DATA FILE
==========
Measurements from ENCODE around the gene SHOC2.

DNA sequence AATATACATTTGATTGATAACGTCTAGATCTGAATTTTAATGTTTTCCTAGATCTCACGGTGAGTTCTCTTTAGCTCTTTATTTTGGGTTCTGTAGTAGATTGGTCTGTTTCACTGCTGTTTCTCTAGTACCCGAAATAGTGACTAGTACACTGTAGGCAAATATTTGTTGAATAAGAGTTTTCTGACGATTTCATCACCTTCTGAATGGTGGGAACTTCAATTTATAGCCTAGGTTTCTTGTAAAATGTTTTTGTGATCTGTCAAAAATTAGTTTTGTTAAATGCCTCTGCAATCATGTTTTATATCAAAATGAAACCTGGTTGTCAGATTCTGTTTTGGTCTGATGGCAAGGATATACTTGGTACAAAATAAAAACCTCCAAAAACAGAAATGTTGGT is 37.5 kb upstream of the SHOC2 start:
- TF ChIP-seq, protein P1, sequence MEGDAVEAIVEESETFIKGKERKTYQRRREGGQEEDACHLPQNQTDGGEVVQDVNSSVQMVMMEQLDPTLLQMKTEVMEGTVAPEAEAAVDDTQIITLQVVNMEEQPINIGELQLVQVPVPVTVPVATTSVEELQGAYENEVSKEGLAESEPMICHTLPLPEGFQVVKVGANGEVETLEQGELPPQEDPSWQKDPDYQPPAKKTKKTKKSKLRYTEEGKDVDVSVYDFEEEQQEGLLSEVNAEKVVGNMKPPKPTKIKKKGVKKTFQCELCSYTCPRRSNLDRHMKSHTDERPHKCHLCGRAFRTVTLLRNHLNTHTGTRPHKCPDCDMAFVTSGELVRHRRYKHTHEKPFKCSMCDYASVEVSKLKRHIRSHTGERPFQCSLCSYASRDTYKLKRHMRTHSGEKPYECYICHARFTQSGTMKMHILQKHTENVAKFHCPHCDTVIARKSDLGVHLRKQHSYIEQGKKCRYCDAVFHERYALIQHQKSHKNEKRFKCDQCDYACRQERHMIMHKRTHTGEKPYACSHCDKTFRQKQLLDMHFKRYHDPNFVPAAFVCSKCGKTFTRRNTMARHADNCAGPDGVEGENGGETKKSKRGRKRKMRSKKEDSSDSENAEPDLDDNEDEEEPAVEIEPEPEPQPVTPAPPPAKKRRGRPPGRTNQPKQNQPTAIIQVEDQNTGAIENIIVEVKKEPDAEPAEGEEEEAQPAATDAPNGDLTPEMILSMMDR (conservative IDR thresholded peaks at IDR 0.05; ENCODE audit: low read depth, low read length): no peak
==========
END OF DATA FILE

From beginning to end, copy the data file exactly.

Measurements from ENCODE around the gene SHOC2.

DNA sequence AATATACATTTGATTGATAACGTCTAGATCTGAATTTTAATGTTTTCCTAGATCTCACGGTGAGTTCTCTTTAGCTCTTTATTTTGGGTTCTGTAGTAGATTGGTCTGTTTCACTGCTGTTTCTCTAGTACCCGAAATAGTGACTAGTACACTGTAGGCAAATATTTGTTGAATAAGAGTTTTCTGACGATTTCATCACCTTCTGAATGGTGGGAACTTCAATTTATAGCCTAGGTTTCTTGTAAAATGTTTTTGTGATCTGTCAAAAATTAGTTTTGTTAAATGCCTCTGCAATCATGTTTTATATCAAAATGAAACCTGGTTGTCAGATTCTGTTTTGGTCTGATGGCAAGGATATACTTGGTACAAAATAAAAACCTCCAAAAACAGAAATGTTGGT is 37.5 kb upstream of the SHOC2 start:
- TF ChIP-seq, protein P1, sequence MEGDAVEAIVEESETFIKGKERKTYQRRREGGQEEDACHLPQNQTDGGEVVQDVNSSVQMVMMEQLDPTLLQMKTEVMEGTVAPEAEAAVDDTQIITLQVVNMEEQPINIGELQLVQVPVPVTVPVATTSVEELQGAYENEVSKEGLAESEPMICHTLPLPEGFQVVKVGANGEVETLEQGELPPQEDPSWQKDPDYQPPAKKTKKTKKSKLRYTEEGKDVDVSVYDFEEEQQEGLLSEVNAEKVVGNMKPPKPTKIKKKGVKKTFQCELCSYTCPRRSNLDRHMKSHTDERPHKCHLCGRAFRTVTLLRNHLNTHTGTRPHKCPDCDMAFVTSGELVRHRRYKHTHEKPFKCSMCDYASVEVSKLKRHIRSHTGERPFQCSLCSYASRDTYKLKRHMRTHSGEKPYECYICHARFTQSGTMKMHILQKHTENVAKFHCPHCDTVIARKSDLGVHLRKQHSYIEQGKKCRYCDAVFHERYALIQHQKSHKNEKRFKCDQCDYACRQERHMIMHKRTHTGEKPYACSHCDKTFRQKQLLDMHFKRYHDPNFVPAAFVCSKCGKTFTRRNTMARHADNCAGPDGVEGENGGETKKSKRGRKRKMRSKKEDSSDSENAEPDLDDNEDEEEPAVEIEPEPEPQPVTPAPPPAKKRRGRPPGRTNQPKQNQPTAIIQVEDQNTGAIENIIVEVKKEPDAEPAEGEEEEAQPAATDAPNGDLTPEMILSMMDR (conservative IDR thresholded peaks at IDR 0.05; ENCODE audit: low read depth, low read length): no peak